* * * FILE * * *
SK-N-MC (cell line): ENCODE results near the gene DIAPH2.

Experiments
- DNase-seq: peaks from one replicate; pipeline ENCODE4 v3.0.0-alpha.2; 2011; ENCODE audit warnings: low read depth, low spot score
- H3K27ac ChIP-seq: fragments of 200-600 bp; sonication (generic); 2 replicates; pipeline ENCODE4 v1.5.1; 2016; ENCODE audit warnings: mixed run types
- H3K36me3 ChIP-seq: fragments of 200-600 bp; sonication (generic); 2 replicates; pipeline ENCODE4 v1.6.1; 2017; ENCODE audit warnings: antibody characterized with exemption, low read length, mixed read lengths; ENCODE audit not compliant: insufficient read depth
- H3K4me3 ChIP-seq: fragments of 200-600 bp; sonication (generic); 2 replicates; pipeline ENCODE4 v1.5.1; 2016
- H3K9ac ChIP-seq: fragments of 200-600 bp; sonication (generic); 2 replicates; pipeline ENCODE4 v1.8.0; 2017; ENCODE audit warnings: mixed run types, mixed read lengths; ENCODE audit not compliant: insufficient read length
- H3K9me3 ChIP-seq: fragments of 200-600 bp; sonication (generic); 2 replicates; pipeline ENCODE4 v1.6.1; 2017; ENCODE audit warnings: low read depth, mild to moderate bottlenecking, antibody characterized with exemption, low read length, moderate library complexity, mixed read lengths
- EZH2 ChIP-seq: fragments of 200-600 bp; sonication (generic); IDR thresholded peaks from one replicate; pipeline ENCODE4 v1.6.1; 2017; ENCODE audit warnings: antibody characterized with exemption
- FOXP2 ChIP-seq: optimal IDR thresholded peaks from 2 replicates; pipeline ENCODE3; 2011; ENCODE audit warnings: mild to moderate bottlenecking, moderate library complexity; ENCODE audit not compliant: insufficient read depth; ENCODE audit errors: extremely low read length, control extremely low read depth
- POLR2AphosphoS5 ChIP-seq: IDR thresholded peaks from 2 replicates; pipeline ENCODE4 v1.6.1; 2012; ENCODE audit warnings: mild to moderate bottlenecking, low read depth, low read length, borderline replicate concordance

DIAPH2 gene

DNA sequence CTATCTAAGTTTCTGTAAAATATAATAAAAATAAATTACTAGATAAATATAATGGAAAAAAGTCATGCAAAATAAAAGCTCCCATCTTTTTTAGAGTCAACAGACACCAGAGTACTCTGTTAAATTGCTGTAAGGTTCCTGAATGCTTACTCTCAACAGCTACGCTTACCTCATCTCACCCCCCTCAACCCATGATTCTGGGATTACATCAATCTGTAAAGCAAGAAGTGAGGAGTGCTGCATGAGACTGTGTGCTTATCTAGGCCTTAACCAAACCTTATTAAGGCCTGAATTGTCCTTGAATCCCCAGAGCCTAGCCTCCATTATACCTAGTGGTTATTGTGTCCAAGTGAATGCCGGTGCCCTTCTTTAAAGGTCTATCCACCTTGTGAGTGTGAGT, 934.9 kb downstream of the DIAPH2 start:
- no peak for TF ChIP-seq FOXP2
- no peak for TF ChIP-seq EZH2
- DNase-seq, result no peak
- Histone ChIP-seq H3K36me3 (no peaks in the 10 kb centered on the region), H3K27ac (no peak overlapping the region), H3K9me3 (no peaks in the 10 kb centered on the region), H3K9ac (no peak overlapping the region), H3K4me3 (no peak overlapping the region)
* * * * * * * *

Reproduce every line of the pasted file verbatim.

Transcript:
SK-N-MC (cell line): ENCODE results near the gene DIAPH2.

Experiments
- DNase-seq: peaks from one replicate; pipeline ENCODE4 v3.0.0-alpha.2; 2011; ENCODE audit warnings: low read depth, low spot score
- H3K27ac ChIP-seq: fragments of 200-600 bp; sonication (generic); 2 replicates; pipeline ENCODE4 v1.5.1; 2016; ENCODE audit warnings: mixed run types
- H3K36me3 ChIP-seq: fragments of 200-600 bp; sonication (generic); 2 replicates; pipeline ENCODE4 v1.6.1; 2017; ENCODE audit warnings: antibody characterized with exemption, low read length, mixed read lengths; ENCODE audit not compliant: insufficient read depth
- H3K4me3 ChIP-seq: fragments of 200-600 bp; sonication (generic); 2 replicates; pipeline ENCODE4 v1.5.1; 2016
- H3K9ac ChIP-seq: fragments of 200-600 bp; sonication (generic); 2 replicates; pipeline ENCODE4 v1.8.0; 2017; ENCODE audit warnings: mixed run types, mixed read lengths; ENCODE audit not compliant: insufficient read length
- H3K9me3 ChIP-seq: fragments of 200-600 bp; sonication (generic); 2 replicates; pipeline ENCODE4 v1.6.1; 2017; ENCODE audit warnings: low read depth, mild to moderate bottlenecking, antibody characterized with exemption, low read length, moderate library complexity, mixed read lengths
- EZH2 ChIP-seq: fragments of 200-600 bp; sonication (generic); IDR thresholded peaks from one replicate; pipeline ENCODE4 v1.6.1; 2017; ENCODE audit warnings: antibody characterized with exemption
- FOXP2 ChIP-seq: optimal IDR thresholded peaks from 2 replicates; pipeline ENCODE3; 2011; ENCODE audit warnings: mild to moderate bottlenecking, moderate library complexity; ENCODE audit not compliant: insufficient read depth; ENCODE audit errors: extremely low read length, control extremely low read depth
- POLR2AphosphoS5 ChIP-seq: IDR thresholded peaks from 2 replicates; pipeline ENCODE4 v1.6.1; 2012; ENCODE audit warnings: mild to moderate bottlenecking, low read depth, low read length, borderline replicate concordance

DIAPH2 gene

DNA sequence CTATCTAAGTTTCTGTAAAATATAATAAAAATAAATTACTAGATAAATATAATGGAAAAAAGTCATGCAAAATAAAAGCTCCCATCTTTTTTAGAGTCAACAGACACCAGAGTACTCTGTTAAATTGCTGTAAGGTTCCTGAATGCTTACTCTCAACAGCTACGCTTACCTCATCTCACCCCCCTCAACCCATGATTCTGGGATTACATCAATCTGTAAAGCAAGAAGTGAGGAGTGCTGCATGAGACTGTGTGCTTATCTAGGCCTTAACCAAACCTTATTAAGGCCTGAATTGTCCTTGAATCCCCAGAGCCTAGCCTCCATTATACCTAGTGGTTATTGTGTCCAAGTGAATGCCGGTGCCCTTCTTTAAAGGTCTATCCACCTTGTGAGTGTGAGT, 934.9 kb downstream of the DIAPH2 start:
- no peak for TF ChIP-seq FOXP2
- no peak for TF ChIP-seq EZH2
- DNase-seq, result no peak
- Histone ChIP-seq H3K36me3 (no peaks in the 10 kb centered on the region), H3K27ac (no peak overlapping the region), H3K9me3 (no peaks in the 10 kb centered on the region), H3K9ac (no peak overlapping the region), H3K4me3 (no peak overlapping the region)